We were able to talk about the energetics of foods and herbs, the use of preventative versus acute herbal remedies, and dosages for small children & infants. I am again reminded of how wonderful it is to share knowledge and information about our botanical allies, and of course giving such talks only reinforces that for me. I was reading a bog post on ProBlogger this morning about weighing the cost-benefit of speaking at events for free. In other words, what’s in it for the business? For some people, attending a far away conference to speak without compensation means that they have to figure out why the trip would be worthwhile, whether through contacts, networking, or business sales. I definitely identify with that when I think about my ‘day job’ in Public Health. I also make decisions like that when it comes to my business, Lilith’s Apothecary. But when it comes to herbal medicine, if I can afford it, I am more than happy to participate in any way I can. It’s true that I do indeed have an herbal bath and body business of sorts, but I don’t educate about herbs because I want to sell products. In fact, I hardly even indicated that I have a business tonight. Instead, I want others to learn how to make the products for themselves! Sure, I can make it for you if you don’t have the time or desire (i.e. I can’t sew, so someone has to sew things for me!), but if you want to make your own herbal syrup, by all means! Let’s do it. And doing it together is so much fun.
Holistic Moms Network
Thanks for having me!
Other posts that may be of interest:
What to do about H1N1: 5 Tips
Nervous About Swine Flu? Look to Herbal Medicine for Immune Boosting
DIY Remedies for the Cold Season Part I
DIY Remedies for the Cold Season Part II
Herbal Facial Steams for the Cold and Flu Season
First of all, dear readers, I must thank you for your generous response to my “restructuring” post and for all of your wonderful support for your favorite products!
One of the reason for making more room in the Lilith landscape is so that I can move forward with my herbal study, a path that has been certainly aided but also hindered by an ever-expanding herbal bath & body business. I spend so much time processing orders and preparing products that I can’t properly focus on my true love: herbal medicine.
Earlier this year, I decided that I wanted to reach out to some local services supporting natural childbirth and mothering–to let them know that Lilith’s Apothecary products for pregnancy, post-partum, and new baby exist, but also just to perhaps engage more with a community of services very much in line with my own interests in herbal medicine. I was incredibly fortunate to have made contact with an amazing woman, Brittany Sharpe McCollum CCE(BWI), CD(DONA), the trained and experienced doula behind Blossoming Bellies birth services.
Far beyond a mere introductory exchange, Brittany and I enjoyed an enthusiastic conversation that progressed into plans to create curricula around the use of herbs during pregnancy, labor, delivery, post-partum, and childcare, with intended audiences of doulas, midwives, and possibly new women. Just in the same way that Brittany advocates the empowering of women to take control of their own bodies in the natural birthing process, I am an advocate of empowering women to use herbal allies at these critical times. Along similar lines, I believe, the hegemonic medical ‘establishment’ has created fear about and certainly a medicalization of birth that takes women away from the control of this very natural process, and certainly has created fear around the use of even the safest of herbs during pregnancy and childbirth. It is important that, through education, we advocate the use of safe, empowering, and natural approaches toward natural pregnancy, child birth, and mothering. In this, Brittany and I are brilliantly in alignment.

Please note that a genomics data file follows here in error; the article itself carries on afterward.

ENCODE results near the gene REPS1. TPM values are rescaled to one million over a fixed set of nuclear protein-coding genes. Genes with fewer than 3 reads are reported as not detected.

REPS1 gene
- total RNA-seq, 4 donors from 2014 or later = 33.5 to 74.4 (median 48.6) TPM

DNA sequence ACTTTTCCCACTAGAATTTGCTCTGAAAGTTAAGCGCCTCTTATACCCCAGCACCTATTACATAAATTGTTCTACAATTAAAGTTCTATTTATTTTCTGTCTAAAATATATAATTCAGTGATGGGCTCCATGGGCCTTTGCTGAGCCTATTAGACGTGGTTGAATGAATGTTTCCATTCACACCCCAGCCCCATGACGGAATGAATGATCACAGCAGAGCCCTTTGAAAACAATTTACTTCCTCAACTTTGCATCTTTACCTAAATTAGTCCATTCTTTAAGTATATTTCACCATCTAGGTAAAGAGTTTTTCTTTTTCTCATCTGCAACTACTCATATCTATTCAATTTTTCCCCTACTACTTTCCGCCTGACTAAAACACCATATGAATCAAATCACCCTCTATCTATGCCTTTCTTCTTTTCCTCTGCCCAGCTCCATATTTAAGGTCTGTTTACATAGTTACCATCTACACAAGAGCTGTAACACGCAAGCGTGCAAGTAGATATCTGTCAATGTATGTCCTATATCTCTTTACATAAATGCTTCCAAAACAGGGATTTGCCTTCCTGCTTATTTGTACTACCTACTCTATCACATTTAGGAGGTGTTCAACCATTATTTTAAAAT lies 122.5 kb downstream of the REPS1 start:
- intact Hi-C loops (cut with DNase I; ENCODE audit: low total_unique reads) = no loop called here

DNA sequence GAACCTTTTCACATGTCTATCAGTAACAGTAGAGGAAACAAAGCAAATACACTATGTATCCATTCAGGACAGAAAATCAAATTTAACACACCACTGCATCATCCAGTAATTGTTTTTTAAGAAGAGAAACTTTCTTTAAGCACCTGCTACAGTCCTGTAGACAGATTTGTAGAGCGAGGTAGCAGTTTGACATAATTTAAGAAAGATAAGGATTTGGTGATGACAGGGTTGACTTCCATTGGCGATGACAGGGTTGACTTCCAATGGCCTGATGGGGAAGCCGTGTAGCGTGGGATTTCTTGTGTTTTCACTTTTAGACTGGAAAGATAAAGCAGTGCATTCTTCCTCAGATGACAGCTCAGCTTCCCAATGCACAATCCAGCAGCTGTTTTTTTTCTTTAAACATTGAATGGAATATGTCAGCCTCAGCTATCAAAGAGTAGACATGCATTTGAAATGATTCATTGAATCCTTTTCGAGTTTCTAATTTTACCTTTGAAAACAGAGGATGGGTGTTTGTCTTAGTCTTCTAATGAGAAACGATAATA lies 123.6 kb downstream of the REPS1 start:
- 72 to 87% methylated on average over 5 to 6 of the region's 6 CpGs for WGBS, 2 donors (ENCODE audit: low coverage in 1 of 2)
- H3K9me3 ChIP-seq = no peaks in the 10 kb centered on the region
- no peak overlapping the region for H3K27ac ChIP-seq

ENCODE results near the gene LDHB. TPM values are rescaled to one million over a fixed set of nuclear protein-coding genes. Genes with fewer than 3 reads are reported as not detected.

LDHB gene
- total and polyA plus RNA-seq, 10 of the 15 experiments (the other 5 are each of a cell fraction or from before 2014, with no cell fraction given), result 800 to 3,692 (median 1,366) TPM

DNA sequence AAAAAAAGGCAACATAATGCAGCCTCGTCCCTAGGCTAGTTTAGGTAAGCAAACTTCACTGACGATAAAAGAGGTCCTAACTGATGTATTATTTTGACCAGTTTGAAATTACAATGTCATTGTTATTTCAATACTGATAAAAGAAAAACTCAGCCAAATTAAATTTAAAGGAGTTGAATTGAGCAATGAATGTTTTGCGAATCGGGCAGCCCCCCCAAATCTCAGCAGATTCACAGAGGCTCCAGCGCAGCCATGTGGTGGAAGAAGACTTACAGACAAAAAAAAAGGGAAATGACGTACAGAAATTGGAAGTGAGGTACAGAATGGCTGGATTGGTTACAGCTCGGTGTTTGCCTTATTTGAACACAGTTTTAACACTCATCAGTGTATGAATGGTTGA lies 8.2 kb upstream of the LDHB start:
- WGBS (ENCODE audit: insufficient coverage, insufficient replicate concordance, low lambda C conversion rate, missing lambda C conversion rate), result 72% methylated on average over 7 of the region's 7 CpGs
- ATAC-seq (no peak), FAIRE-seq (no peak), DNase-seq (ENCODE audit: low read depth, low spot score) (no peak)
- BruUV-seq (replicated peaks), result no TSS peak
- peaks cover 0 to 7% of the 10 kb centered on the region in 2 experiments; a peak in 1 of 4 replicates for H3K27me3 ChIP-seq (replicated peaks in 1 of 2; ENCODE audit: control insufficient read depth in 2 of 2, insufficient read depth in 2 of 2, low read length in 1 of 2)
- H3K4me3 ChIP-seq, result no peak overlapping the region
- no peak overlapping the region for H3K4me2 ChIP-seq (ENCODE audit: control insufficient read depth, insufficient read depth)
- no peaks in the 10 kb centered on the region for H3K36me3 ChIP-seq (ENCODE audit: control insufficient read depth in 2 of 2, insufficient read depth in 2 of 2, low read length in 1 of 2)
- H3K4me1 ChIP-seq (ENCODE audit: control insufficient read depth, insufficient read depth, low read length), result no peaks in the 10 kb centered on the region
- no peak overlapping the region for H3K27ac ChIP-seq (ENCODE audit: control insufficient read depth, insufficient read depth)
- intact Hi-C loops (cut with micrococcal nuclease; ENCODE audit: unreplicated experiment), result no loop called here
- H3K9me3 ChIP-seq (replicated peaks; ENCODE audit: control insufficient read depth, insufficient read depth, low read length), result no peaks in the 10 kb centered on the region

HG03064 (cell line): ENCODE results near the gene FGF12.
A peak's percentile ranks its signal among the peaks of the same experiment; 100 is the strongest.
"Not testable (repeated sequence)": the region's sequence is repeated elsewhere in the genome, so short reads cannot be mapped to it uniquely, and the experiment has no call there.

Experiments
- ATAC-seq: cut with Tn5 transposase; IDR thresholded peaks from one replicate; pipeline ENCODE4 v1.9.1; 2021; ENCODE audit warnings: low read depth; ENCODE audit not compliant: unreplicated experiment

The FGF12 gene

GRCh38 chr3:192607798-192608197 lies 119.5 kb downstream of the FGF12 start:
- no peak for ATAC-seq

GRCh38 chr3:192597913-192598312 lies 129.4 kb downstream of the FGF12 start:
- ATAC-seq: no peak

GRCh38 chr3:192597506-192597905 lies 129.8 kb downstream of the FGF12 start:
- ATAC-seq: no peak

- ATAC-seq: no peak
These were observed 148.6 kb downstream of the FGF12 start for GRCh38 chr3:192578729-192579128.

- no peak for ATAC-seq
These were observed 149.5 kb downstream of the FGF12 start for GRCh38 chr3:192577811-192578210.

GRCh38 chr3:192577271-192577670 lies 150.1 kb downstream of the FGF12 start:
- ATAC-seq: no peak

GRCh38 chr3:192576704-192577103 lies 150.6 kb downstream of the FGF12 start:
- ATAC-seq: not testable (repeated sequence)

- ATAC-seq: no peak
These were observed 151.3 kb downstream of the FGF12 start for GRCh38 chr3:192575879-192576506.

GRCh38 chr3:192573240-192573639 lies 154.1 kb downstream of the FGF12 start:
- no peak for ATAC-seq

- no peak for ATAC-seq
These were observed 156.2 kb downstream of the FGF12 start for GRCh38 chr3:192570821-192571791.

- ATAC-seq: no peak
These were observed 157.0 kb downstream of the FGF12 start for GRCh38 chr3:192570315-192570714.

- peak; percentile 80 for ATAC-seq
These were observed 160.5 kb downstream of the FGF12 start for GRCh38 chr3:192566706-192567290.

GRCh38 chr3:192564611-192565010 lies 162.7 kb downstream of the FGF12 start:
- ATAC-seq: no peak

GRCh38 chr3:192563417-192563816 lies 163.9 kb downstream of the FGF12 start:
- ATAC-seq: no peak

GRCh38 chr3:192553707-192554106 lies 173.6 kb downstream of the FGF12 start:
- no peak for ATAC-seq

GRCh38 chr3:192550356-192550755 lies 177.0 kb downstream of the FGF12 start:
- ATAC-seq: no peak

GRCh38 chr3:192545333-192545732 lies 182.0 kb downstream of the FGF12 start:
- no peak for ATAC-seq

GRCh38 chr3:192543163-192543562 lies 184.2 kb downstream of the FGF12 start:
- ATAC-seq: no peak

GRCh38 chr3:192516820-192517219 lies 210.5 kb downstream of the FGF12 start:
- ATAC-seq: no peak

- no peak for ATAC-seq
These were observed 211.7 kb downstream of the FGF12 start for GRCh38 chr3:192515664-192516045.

As for Brittany and Blossoming Bellies, her story is a wonderful one. After the birth of her son in 2006, Brittany discovered a passion for women’s health, informed decision making through the process of labor and birth, and the need for support in the postpartum period. Moving away from her roots in journalism and creative writing, Brittany began devoting much of her energy to the study of natural pregnancy and childbirth. Her fascination with the body’s amazing abilities and her desire to aid women in rediscovering these abilities inspired her to enter the world of the birth professional.
Brittany completed childbirth educator certification with Birth Works International and completed birth doula certification with DONA. She now teaches several different formats of the Birth Works childbirth education preparation class series and supports women and their partners in labor through emotional, physical, and informational support. Brittany is also trained by Birth Arts International, a program based on the midwifery model of care, which includes basic information about the ancient wisdom of herbs. As a breastfeeding advocate, she has also completed breastfeeding counselor certification with Nursing Mothers Alliance. Her services also include postpartum doula support, in which she fills the traditional role of assisting the new mother transition into parenthood through breastfeeding support, discussion of infant care, and help with household necessities such as laundry and pet care.
Through regular attendance at workshops and conferences and through hands-on support, Brittany continues to embrace her passion for informed decision making and the power of the female body in birth. In supporting families through pregnancy, labor, and postpartum, Brittany helps ease the transition into parenting and build confidence in childrearing in both the mother and her partner. Information about all of the services Brittany offers can be found on her website at http://www.blossomingbelliesbirth.com. Her services and workshops are supportive of the Philadelphia region, but if you are trying to find a doula in another region of the country, Brittany would no doubt be of assistance in directing you to a good resource.